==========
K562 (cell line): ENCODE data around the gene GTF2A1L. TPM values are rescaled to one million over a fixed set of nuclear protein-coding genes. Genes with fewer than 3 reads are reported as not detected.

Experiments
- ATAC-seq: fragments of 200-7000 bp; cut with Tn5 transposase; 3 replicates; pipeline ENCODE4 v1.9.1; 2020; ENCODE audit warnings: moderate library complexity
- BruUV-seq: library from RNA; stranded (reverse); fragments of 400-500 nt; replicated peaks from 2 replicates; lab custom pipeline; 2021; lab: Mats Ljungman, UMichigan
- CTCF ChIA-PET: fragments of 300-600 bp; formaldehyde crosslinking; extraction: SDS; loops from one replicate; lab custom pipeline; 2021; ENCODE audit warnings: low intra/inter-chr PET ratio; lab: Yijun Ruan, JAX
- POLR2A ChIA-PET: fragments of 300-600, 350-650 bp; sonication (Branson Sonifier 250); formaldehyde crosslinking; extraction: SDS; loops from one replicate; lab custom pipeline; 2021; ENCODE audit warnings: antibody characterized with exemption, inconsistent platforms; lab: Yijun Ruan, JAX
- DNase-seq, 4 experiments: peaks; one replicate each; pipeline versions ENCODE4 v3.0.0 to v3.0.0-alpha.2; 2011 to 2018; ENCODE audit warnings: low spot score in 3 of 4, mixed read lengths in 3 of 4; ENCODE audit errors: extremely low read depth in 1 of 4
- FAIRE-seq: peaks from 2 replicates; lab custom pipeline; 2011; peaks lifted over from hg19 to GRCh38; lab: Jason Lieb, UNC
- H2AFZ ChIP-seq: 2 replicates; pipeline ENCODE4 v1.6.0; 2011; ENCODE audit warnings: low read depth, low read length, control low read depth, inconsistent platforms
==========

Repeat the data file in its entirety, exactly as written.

K562 (cell line): ENCODE data around the gene GTF2A1L. TPM values are rescaled to one million over a fixed set of nuclear protein-coding genes. Genes with fewer than 3 reads are reported as not detected.

Experiments
- ATAC-seq: fragments of 200-7000 bp; cut with Tn5 transposase; 3 replicates; pipeline ENCODE4 v1.9.1; 2020; ENCODE audit warnings: moderate library complexity
- BruUV-seq: library from RNA; stranded (reverse); fragments of 400-500 nt; replicated peaks from 2 replicates; lab custom pipeline; 2021; lab: Mats Ljungman, UMichigan
- CTCF ChIA-PET: fragments of 300-600 bp; formaldehyde crosslinking; extraction: SDS; loops from one replicate; lab custom pipeline; 2021; ENCODE audit warnings: low intra/inter-chr PET ratio; lab: Yijun Ruan, JAX
- POLR2A ChIA-PET: fragments of 300-600, 350-650 bp; sonication (Branson Sonifier 250); formaldehyde crosslinking; extraction: SDS; loops from one replicate; lab custom pipeline; 2021; ENCODE audit warnings: antibody characterized with exemption, inconsistent platforms; lab: Yijun Ruan, JAX
- DNase-seq, 4 experiments: peaks; one replicate each; pipeline versions ENCODE4 v3.0.0 to v3.0.0-alpha.2; 2011 to 2018; ENCODE audit warnings: low spot score in 3 of 4, mixed read lengths in 3 of 4; ENCODE audit errors: extremely low read depth in 1 of 4
- FAIRE-seq: peaks from 2 replicates; lab custom pipeline; 2011; peaks lifted over from hg19 to GRCh38; lab: Jason Lieb, UNC
- H2AFZ ChIP-seq: 2 replicates; pipeline ENCODE4 v1.6.0; 2011; ENCODE audit warnings: low read depth, low read length, control low read depth, inconsistent platforms